Haiti leader launches power programme
PORT-AU-PRINCE, Haiti (AP) — Haiti's president said yesterday he hopes to double the number of rural households that receive electricity within two years by offering people small loans to buy solar kits.
The announcement by President Michel Martelly is part of a $45 million-plus energy package that aims to introduce electricity to thousands of people in this impoverished nation who otherwise illuminate their homes by candlelight.
The programme, dubbed "Give me light, give me life," seeks to build credit for rural Haitians as they take out loans to purchase small solar kits for charging their cell phones or computers. It also aims to line streets with light posts in the countryside and repair power lines in poor neighbourhoods in the capital.
"If a country wants to talk about development it's imperative to talk about energy and electricity," Martelly said at a news conference at a hotel in downtown Port-au-Prince.
The need for energy in Haiti is critical to the reconstruction of Haiti as the Caribbean country struggles to recover from a massive earthquake two years ago that devastated much of the southern half and initially displaced 1.5 million people.
The 40-year-old state-run Electricity of Haiti can only power 200,000 homes, Martelly said, and only 30 per cent of the population in this country of 10 million has access to a power supply. Even then, most parts of Haiti only have electricity for a few hours a day, forcing many businesses and some homes to rely on generators and expensive fuel imports.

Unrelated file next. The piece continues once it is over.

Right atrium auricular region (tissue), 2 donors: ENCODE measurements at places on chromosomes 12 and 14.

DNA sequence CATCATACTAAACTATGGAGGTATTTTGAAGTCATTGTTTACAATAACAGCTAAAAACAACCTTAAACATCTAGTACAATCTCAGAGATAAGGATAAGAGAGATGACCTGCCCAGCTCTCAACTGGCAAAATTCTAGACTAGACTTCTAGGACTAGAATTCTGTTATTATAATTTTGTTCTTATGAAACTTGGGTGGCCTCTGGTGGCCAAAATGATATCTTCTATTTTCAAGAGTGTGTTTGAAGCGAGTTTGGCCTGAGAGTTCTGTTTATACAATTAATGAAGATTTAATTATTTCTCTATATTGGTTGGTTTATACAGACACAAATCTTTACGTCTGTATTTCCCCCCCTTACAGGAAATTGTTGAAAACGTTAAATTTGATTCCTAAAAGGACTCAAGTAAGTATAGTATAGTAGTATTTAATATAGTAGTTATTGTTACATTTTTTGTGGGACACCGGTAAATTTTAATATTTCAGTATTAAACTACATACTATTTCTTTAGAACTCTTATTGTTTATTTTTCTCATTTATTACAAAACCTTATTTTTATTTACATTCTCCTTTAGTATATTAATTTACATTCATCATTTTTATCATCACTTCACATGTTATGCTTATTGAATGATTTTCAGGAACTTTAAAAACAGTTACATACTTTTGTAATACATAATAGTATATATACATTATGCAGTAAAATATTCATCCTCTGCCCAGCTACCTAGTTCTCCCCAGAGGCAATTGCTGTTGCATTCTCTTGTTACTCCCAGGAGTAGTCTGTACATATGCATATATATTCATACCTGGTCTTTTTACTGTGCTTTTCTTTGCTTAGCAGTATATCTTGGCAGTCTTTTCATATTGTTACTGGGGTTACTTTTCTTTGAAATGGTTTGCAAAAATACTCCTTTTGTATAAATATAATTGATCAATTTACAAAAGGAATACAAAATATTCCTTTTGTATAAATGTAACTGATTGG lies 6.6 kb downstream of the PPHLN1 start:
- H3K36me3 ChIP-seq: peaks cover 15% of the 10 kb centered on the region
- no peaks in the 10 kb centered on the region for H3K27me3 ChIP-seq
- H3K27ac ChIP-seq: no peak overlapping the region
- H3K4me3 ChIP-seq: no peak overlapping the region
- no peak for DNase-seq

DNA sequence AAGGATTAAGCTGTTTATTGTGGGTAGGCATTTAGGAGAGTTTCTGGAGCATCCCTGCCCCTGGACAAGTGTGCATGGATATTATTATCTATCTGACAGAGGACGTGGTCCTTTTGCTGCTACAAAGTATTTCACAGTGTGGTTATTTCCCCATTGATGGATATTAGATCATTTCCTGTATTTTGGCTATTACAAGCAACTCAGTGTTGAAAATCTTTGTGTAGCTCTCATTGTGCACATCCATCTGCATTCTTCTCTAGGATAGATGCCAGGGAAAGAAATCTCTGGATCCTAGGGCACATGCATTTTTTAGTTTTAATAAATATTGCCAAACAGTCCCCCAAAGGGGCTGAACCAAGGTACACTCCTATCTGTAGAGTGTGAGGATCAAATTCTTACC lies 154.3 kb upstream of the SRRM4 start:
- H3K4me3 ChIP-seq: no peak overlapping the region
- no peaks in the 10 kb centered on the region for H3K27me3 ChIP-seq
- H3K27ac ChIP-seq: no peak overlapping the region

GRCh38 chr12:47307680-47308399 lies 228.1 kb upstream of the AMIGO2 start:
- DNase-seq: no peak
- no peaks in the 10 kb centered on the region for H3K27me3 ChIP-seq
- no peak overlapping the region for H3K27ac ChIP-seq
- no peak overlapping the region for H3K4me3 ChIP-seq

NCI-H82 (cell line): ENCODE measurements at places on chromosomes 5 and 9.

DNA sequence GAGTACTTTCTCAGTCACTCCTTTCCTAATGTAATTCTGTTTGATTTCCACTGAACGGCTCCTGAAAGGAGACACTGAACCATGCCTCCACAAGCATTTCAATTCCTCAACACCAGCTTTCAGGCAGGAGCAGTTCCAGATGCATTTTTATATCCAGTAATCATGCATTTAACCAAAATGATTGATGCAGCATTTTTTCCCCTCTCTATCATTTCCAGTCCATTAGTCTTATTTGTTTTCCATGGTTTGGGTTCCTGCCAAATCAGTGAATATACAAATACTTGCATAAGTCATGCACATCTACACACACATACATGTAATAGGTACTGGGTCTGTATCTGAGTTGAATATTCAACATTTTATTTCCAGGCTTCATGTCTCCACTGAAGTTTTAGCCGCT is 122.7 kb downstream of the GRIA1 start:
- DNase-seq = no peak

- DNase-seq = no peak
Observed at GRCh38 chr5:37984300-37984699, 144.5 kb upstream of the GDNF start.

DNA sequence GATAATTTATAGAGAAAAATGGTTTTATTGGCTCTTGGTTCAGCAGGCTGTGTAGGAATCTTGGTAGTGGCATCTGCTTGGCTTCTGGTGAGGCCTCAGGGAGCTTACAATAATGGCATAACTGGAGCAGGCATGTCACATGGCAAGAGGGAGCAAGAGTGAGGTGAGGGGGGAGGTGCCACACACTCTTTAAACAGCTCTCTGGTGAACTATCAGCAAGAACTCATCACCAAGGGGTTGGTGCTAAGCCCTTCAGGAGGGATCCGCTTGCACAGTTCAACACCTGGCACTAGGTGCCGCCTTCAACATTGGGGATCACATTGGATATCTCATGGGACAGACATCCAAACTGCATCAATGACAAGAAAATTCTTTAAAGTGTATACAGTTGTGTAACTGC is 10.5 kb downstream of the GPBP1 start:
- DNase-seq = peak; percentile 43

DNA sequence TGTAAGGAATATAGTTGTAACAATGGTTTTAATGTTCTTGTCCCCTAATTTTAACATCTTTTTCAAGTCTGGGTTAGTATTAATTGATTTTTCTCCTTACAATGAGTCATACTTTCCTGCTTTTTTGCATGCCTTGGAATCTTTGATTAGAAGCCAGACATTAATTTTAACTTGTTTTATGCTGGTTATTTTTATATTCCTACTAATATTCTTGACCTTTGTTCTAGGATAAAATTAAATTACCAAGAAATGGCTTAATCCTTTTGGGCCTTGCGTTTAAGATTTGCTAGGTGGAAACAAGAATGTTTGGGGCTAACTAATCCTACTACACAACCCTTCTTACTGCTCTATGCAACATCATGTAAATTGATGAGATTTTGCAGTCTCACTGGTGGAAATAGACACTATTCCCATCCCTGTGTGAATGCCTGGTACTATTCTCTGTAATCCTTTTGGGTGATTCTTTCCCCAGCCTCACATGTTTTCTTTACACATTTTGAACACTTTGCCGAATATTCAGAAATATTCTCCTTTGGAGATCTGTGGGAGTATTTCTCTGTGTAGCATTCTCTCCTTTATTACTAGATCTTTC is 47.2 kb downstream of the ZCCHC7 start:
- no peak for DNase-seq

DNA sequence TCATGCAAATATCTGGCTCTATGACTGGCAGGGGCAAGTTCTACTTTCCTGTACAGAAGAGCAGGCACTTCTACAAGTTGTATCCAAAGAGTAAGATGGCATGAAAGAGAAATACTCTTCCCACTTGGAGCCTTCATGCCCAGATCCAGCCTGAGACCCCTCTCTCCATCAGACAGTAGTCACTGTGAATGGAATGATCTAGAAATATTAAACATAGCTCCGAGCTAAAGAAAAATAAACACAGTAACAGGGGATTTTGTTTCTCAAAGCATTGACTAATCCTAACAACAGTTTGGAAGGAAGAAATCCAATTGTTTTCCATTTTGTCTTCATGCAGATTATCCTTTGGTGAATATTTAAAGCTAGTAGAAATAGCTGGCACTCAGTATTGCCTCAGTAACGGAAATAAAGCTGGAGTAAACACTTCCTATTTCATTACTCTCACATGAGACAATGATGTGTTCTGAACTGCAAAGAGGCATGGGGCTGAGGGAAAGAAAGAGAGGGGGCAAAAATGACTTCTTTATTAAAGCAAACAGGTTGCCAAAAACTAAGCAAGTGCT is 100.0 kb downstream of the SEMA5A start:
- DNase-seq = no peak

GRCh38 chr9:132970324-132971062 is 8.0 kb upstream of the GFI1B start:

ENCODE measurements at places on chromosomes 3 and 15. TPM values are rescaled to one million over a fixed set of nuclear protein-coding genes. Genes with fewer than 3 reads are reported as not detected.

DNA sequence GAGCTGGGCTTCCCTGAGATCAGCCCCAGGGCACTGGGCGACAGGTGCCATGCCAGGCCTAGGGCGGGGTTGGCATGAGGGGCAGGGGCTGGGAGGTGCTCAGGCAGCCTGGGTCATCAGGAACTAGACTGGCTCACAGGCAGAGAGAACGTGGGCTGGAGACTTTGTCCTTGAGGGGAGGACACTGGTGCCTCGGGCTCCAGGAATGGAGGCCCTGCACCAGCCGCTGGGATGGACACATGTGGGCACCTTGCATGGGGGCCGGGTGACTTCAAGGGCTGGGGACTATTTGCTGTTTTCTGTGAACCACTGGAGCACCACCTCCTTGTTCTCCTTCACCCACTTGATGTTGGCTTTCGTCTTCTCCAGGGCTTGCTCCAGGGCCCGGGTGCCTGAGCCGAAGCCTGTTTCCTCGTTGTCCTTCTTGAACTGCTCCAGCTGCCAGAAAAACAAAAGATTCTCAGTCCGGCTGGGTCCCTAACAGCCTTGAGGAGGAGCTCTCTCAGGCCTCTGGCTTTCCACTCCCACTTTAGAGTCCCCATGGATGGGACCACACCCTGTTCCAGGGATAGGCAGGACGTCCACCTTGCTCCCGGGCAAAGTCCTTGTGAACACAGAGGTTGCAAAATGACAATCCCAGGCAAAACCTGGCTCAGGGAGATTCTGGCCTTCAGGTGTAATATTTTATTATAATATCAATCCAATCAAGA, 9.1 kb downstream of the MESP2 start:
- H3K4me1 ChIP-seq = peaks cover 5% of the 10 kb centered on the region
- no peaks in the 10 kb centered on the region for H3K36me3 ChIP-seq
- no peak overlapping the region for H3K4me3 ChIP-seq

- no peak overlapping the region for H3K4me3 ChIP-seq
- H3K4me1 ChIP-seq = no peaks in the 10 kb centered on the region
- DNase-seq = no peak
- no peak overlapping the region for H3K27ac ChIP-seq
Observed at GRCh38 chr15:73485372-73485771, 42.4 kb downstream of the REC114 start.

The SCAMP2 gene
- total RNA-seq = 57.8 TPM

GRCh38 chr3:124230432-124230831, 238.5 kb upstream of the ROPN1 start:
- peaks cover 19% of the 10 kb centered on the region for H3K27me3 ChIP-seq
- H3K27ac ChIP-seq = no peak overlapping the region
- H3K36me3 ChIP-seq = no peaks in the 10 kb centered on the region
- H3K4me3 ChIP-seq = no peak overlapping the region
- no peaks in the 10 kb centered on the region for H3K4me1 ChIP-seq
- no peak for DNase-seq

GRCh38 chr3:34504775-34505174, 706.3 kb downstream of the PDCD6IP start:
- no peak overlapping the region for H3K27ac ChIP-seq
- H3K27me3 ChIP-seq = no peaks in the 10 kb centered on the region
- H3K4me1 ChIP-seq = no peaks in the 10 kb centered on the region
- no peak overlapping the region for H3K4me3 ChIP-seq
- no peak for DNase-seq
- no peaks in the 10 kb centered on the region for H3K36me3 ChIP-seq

The new programme will call on smaller Haitian banks to issue $30 million in loans with an interest rate of seven per cent, payable over seven years. The credit will help families purchase solar kits that will each cost between $250 and $350.
The families in question live in two of the most remote corners of the country — the Grand-Anse, the mountainous tip of the western peninsula, and the Northwest province.
In the end, the programme seeks to give a power supply to 200,000 households within two years before moving onto the rest of Haiti, Martelly said.
"We feel they have less access than the rest of the country," said Rene Jean-Jumeau, Secretary of State of Energy.
Another part of the programme, budgeted for $15 million, will give the government loans so that mayors in the countryside can line 375 kilometres (233 miles) of streets with lamps. It will begin in three years.
The government project will also focus on urban areas. It will repair street lights and electric posts in 10 popular neighbourhoods with $300,000 from the national treasury.
The programme joins other efforts to boost energy production in Haiti.
The Inter-American Development Bank last month announced that it had approved a $20 million grant to help refurbish Haiti's Peligre hydroelectric plant, the country's largest renewable energy generation facility.
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